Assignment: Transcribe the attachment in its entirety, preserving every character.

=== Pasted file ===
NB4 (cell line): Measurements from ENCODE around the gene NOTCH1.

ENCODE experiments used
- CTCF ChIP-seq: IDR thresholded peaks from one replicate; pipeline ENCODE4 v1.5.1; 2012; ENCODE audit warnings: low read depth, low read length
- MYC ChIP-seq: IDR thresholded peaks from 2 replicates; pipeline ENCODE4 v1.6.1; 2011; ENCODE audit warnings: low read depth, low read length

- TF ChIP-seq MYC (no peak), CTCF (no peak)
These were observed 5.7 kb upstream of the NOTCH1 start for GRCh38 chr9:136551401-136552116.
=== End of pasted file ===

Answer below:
NB4 (cell line): Measurements from ENCODE around the gene NOTCH1.

ENCODE experiments used
- CTCF ChIP-seq: IDR thresholded peaks from one replicate; pipeline ENCODE4 v1.5.1; 2012; ENCODE audit warnings: low read depth, low read length
- MYC ChIP-seq: IDR thresholded peaks from 2 replicates; pipeline ENCODE4 v1.6.1; 2011; ENCODE audit warnings: low read depth, low read length

- TF ChIP-seq MYC (no peak), CTCF (no peak)
These were observed 5.7 kb upstream of the NOTCH1 start for GRCh38 chr9:136551401-136552116.